When the right turns to religion | Letters

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Rightwing populists have always formed alliances with hierarchical religions, says Nick Moss, and liberal Christians sometimes struggle to get their views heard, says Rosalind Lund. Plus Rev John Longuet-Higgins on Angela Merkel using religious language to attack Trump

Daniel Steinmetz-Jenkins and Anton Jäger (Journal, 11 June) are right to suggest we take note of the far right’s hijacking of religious feeling to forge a “ global theological counter-revolution”. I don’t think we should just fall back on Marx’s “haven in a heartless world” truism to understand why. Given, for example, the Catholic church’s doctrines of original sin and personal sin, it provides little in the way of haven in this world, and posits, at best , a post-mortem “judgment of God” as salvation.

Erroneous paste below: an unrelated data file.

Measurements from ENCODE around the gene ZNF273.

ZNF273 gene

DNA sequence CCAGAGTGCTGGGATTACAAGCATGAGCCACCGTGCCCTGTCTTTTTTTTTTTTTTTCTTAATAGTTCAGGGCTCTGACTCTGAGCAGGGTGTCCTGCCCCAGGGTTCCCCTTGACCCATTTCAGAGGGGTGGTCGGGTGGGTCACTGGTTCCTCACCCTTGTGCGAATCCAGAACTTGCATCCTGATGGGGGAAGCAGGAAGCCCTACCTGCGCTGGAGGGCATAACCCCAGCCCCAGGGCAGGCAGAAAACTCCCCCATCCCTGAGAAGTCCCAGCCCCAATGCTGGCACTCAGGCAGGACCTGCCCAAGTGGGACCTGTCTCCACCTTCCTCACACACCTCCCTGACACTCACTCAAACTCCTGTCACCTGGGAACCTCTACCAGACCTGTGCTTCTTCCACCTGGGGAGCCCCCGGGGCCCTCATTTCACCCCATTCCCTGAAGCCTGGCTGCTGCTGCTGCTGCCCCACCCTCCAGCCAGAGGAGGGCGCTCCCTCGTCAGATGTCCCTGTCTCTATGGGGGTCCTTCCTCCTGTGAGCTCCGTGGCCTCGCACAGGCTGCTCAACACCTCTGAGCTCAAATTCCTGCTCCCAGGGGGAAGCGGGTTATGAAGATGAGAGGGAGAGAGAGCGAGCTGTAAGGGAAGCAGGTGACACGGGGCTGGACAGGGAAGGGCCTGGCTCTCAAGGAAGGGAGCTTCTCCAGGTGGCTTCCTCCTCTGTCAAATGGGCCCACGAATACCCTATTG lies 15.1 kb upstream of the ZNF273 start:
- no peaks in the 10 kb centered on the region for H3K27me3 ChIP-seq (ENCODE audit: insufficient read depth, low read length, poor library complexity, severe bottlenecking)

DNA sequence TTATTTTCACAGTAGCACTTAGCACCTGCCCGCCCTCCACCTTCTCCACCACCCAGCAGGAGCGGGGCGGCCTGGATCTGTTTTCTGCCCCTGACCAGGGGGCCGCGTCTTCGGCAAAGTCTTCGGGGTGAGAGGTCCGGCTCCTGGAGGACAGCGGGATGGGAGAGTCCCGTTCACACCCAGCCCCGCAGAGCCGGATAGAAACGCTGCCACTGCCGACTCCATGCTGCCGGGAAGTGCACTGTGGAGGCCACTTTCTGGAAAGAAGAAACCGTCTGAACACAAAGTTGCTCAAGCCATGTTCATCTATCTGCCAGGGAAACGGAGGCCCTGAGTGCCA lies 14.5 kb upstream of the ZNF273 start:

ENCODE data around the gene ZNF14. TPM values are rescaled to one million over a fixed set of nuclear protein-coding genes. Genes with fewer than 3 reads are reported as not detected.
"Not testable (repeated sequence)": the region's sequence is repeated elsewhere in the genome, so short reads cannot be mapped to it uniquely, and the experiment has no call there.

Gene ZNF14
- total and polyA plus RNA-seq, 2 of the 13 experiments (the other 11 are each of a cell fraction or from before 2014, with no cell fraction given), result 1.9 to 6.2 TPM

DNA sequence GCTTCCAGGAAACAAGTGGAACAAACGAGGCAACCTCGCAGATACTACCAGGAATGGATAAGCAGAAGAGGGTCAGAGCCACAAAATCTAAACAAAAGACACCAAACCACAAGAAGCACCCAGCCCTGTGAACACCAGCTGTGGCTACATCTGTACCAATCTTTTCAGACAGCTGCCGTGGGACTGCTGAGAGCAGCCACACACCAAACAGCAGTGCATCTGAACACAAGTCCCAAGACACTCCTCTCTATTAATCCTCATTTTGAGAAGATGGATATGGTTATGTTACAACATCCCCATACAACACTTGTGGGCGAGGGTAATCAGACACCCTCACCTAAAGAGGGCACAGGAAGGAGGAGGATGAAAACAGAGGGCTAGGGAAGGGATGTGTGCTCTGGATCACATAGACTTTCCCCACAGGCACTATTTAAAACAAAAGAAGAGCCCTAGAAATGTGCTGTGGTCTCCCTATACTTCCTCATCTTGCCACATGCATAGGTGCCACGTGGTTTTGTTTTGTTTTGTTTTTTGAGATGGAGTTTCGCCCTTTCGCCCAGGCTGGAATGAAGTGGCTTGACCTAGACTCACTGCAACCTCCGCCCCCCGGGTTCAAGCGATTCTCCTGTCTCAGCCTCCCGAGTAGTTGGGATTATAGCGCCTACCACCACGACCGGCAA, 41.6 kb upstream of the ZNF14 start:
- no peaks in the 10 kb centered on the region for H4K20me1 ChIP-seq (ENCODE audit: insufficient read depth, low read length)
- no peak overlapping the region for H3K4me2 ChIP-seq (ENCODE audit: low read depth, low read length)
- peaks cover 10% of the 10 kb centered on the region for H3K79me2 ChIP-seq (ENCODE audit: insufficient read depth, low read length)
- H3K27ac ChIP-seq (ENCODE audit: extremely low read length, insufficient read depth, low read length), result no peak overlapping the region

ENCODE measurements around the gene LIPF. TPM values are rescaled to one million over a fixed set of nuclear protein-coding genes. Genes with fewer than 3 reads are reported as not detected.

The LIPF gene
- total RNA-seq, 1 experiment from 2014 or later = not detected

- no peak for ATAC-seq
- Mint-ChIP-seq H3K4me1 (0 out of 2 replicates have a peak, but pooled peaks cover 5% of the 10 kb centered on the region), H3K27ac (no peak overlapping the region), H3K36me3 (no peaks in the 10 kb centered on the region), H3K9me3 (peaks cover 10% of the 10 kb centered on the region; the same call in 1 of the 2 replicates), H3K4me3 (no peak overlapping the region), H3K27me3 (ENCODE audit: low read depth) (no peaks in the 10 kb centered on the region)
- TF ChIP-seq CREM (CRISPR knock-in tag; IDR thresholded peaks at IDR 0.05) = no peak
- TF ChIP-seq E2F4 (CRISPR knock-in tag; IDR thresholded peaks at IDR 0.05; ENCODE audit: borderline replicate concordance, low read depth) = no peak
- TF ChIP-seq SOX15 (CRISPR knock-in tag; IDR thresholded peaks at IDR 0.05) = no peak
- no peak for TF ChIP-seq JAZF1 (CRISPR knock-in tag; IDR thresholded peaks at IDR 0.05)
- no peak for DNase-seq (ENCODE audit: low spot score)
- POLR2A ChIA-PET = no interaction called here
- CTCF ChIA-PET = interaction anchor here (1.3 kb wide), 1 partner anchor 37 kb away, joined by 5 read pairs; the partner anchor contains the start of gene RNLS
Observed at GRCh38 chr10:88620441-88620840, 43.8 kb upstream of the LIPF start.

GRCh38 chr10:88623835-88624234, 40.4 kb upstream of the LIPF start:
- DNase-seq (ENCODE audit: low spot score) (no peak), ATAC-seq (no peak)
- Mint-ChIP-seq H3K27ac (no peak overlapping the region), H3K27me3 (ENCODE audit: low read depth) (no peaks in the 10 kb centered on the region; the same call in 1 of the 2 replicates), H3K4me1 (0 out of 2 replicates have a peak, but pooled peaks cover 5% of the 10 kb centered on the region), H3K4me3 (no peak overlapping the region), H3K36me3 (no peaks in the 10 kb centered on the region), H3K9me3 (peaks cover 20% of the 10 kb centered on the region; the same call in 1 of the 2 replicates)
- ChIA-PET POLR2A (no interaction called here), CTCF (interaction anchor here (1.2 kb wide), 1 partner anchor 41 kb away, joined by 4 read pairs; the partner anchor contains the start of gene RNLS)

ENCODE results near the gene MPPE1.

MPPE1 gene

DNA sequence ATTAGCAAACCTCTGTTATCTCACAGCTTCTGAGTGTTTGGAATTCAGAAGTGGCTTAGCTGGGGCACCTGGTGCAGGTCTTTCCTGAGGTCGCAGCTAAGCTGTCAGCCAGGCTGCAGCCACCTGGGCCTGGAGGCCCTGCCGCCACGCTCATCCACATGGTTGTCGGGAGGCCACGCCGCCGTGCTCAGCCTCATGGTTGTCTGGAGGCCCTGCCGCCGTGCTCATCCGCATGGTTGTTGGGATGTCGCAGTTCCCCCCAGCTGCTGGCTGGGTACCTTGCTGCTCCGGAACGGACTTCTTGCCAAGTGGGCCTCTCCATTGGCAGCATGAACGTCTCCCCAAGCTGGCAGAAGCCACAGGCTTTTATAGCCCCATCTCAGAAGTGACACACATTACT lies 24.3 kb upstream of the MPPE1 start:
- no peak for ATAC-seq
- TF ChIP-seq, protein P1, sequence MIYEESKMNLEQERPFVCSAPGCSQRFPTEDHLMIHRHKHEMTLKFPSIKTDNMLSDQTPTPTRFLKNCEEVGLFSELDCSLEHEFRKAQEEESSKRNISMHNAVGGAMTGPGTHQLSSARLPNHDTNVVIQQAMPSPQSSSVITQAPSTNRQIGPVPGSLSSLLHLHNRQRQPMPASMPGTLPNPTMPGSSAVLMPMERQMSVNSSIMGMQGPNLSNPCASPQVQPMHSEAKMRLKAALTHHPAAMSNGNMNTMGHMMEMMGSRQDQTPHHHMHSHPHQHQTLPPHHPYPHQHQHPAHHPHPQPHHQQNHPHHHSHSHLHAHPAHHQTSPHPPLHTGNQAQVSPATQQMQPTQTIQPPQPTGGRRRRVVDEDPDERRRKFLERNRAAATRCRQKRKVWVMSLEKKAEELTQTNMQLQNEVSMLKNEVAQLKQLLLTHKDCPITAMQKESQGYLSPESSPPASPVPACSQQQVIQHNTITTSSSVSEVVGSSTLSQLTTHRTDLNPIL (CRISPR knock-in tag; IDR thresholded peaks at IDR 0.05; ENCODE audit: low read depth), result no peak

What the far right makes use of is simply the role of hierarchy within the religions with which it allies, such as to normalise the anti-democratic hierarchy it also seeks to establish. The “Christian civilisation” the likes of Viktor Orbán and Steve Bannon refer to is one conceived of as pre-democratic, so that a false history and a liturgy of supplication combine as ideological props for the legitimisation of the world view of the right.

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